Plagiarism Detection and Document Chunking Methods

Plagiarism Detection and Document Chunking Methods

Máté Pataki
Computer and Automation Research Institute, Hungarian Academy of Sciences
MTA SZTAKI, DSD H-1111 Budapest XI. Lagymanyosi u. 11.
+36-1-279-6204
Mate.Pataki@sztaki.hu

ABSTRACT

This paper describes the tests made on chunking methods used for plagiarism detection. The result of the tests makes it possible to decide on the best fitting chunking method for a given application. For example, overlapping word chunking is good for a grammar analyzer or for small databases, sentence chunking suits best for finding quoted texts, hashed breakpoint chunking is the fastest method therefore advisable for search in big set of documents, or if more reliability is needed overlapping hashed breakpoint chunking can be used as well.

Keywords

plagiarism, similarity detection, chunking, text processing

1. INTRODUCTION

With the evolution of the computer technology/science the process of creating written essays is easier than ever and their publication on the Internet made it fast and cheap as well. So the largest ever seen collection of intellectual works, the Worldwide Web came into being. On the other side digital data storage extremely simplifies the copying of these essays or parts of them, therefore it simplifies plagiarism. Copies, fakes and idea-stealing can be found in many fields of our life. For example for both students and researchers there is an extremely comfortable way for avoiding the hard work of writing their own papers. Sometimes it is not enough to know that a given document is not the product of a particular person, but it is also necessary to prove it, and that can only be done by comparing the questioned document to the original one. To find the original work is nearly impossible without the aid of a computer and that is the reason why more and more plagiarism search engines appear on the Internet these days.

2. RELATED WORK

Plagiarism.org [1] and EVE [2] compare documents to those found on the Internet. InteriGuard System [3] compares uploaded documents to pervious uploaded ones. There are also systems working in a different way. CopyCatch System [4] does not compare documents to a database; it compares several uploaded documents to each other. Glatt Plagiarism Screening Program [5] tries to identify the style of the writer and compare it to others. The most common use of the similarity detection technology is of course to search for plagiarism, but there are many more other uses as well: searching for web pages that store copyrighted documents without permission; searching for documents on a similar theme; locating different versions of the same documents and ordering them; displaying the changes in the development of a document; filtering out identical or very similar documents in a search engine; display only the difference in the documents, so the matching parts won't be displayed twice; quick search for quotations in a big set of documents etc.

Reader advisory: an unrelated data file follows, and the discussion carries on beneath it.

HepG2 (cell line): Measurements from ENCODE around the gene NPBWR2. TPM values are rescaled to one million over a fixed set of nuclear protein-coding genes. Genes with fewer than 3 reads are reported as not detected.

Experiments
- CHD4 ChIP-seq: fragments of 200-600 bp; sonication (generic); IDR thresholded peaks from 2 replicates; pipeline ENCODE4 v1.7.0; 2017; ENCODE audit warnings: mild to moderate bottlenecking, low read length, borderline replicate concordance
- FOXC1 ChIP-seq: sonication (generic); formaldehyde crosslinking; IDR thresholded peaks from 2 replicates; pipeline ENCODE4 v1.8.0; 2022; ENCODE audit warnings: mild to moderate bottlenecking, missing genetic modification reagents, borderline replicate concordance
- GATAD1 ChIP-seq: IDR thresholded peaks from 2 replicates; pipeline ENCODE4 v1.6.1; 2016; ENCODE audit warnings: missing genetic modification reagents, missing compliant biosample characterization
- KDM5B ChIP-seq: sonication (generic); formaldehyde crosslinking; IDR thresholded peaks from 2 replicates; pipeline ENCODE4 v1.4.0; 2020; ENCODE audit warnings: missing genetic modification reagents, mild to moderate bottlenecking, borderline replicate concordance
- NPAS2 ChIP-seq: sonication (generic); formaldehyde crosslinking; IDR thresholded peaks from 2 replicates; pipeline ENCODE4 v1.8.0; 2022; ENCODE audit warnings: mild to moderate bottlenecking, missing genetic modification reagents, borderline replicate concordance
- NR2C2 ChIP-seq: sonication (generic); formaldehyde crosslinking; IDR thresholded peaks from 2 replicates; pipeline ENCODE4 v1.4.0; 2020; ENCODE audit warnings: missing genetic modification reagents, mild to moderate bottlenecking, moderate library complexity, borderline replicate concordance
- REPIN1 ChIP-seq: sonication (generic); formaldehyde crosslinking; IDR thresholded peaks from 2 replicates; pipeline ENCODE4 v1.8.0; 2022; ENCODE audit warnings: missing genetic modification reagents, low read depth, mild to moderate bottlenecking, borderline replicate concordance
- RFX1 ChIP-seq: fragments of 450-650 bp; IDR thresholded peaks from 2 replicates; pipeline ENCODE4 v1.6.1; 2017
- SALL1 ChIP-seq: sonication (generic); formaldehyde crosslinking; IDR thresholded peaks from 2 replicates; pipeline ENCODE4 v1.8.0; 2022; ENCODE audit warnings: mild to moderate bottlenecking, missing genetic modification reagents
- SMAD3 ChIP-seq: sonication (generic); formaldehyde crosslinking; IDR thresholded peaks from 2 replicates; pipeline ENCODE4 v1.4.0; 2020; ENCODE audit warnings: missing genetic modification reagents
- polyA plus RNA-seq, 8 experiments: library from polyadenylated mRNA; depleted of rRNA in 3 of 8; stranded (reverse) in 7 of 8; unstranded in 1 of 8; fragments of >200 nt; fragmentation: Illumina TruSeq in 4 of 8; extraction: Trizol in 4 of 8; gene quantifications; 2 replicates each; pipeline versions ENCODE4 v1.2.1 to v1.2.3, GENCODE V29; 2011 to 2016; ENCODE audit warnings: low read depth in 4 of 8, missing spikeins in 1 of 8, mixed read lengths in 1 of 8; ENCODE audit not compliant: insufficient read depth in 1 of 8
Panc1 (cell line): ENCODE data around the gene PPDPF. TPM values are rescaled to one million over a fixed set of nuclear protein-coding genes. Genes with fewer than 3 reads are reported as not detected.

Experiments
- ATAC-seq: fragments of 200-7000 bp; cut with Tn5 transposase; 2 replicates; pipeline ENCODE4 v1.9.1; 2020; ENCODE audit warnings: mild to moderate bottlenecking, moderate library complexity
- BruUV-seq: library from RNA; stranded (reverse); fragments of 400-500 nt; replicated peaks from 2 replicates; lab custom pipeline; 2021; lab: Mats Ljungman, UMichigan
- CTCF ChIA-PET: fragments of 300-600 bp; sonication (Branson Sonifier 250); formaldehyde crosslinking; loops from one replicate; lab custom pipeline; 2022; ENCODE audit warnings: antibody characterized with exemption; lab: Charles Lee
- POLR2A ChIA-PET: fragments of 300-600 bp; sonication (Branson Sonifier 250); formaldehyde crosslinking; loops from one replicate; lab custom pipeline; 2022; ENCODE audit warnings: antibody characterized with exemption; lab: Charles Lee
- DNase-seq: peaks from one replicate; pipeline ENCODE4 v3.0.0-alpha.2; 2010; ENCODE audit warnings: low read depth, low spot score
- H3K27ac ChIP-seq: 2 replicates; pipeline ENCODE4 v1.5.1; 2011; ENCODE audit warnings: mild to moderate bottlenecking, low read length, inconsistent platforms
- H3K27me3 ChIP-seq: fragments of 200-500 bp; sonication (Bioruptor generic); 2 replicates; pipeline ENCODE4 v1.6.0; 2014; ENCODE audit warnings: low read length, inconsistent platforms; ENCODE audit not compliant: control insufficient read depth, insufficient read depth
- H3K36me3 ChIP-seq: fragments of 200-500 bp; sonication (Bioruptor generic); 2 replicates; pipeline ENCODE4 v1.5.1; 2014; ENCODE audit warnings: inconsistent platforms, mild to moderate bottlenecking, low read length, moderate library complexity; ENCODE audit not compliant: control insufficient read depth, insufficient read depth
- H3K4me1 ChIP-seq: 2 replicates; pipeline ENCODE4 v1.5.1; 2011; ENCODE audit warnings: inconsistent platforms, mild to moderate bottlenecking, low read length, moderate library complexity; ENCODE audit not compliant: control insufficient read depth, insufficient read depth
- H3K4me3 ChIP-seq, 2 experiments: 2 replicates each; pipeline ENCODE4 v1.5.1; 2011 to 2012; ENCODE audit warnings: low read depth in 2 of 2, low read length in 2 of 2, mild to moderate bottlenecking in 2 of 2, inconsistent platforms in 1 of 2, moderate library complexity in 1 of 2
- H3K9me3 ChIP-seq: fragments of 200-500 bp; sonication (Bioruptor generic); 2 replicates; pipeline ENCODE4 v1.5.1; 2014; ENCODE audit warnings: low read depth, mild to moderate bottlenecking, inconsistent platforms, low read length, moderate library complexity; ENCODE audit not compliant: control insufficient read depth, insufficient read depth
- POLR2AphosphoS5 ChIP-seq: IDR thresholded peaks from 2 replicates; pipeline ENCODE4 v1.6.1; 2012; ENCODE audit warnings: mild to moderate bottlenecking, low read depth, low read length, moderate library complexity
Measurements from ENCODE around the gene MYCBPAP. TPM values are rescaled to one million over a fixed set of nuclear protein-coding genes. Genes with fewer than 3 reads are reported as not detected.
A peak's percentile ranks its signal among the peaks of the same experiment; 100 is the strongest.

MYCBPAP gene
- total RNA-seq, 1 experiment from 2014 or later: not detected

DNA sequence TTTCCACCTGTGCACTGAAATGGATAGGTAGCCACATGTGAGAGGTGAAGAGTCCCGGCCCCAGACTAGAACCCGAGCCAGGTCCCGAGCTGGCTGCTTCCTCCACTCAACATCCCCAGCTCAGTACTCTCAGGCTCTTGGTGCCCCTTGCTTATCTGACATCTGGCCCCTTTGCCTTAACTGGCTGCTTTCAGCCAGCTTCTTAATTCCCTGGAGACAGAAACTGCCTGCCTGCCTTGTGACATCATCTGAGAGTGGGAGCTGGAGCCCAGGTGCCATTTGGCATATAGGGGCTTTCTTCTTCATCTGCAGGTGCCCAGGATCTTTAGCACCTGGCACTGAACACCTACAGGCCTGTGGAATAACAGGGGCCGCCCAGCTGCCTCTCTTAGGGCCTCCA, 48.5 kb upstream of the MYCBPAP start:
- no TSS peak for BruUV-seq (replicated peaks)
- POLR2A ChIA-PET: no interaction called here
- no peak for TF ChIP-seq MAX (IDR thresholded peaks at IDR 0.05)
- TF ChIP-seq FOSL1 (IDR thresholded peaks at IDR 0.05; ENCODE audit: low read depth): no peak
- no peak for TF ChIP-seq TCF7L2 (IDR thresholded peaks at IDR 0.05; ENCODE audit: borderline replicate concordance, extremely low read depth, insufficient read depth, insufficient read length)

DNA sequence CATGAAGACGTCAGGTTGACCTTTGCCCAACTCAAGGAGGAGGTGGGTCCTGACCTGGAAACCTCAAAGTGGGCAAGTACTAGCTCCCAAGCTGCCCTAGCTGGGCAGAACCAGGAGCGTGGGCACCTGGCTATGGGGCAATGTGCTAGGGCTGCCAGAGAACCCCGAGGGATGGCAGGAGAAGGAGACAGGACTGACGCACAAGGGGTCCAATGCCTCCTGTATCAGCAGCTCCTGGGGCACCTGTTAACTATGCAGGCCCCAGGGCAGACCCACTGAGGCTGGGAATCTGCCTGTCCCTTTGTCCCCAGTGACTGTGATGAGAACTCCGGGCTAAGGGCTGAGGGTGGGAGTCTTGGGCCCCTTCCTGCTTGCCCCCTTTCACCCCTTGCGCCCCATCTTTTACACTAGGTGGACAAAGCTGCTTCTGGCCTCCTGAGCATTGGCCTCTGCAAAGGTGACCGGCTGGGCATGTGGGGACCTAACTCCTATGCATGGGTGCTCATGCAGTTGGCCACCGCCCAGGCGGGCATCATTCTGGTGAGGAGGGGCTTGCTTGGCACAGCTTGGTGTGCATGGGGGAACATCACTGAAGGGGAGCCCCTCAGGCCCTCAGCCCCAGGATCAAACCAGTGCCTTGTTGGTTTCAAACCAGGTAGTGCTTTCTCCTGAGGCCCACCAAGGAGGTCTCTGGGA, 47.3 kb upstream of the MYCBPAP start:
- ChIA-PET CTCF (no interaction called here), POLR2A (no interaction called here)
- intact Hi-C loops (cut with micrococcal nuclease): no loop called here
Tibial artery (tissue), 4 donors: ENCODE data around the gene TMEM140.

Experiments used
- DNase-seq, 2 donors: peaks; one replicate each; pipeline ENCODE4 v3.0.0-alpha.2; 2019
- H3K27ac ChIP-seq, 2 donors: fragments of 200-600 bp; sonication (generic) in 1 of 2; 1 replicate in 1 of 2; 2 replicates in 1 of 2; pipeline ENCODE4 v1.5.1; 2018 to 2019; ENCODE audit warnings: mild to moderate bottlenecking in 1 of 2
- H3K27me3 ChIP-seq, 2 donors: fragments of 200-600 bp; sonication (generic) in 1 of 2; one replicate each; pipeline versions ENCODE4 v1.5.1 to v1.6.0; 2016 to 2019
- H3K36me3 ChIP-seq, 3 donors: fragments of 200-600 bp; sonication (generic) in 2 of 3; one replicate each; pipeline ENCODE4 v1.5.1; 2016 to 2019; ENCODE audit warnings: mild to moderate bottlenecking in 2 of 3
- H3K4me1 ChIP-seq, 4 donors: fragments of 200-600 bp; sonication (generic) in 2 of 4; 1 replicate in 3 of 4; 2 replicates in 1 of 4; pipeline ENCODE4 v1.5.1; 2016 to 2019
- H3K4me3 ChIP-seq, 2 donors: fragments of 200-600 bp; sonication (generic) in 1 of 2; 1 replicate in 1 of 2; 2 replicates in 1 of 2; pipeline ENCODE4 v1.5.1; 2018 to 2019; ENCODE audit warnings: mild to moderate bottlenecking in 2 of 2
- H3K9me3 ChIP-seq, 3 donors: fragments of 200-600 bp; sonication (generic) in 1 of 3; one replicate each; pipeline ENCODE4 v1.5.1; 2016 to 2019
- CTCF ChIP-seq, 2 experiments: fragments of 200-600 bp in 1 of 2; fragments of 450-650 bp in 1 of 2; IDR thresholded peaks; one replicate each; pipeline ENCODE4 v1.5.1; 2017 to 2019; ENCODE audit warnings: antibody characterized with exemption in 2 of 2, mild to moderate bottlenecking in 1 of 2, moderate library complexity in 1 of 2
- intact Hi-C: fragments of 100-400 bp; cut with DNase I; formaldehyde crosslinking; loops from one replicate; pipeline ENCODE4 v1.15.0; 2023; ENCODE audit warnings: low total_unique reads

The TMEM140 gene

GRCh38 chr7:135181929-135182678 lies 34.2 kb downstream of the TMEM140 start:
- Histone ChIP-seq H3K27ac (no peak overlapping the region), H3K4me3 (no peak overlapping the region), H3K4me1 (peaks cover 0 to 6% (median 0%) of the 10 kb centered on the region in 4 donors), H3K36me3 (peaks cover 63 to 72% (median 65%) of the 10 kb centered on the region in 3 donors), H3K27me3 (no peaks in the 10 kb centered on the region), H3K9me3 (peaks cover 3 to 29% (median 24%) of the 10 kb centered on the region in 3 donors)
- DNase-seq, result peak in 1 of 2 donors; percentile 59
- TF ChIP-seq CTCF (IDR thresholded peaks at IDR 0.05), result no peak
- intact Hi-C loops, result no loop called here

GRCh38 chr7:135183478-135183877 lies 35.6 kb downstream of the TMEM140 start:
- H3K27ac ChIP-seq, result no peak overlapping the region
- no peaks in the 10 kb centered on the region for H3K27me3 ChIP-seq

3. THE TEST SCENARIO

The heart of the similarity search engine is the chunking method used to chunk the given text into smaller peaces. When comparing documents to each other only these chunks, or their so‑called compressed fingerprints, will be compared to determine, how many common parts the documents have. That is the reason why it is so important to have a good chunking method. With the result of these tests it will be possible to build a similarity search engine that best fits the given circumstances. The most important aspects of the methods are (see also Table 1.): speed of the chunking (tested on a big set of documents), size of the database needed (directly proportional to the number of chunks the method generates), the ability to adapt to a specific field using the parameters of the method (called tuning or fine-tuning), and of course the ability to find overlaps. The last one was tested on documents with known content and carefully chosen predefined overlapping. Four chunking methods were tested:

3.1 Sentence Chunking

Sentence chunking seems to be the most obvious method for chunking a text, but it is not that easy. The document can be chunked at the dot, exclamation and question mark (. ! ?) signs, but in some languages, like in Hungarian, the chunks will be long. The comma and semicolon (, ;) signs can be also chunk ends, but then the chunks could get too short. A test involving the RFC [6] documents in English showed an average length of 13 words without and only 3,5 with the use of semicolon sign. Another important attribute is that sentence chunking does not make difference between same sentences in different context, which can be an advantage or a disadvantage as well, depending on the use.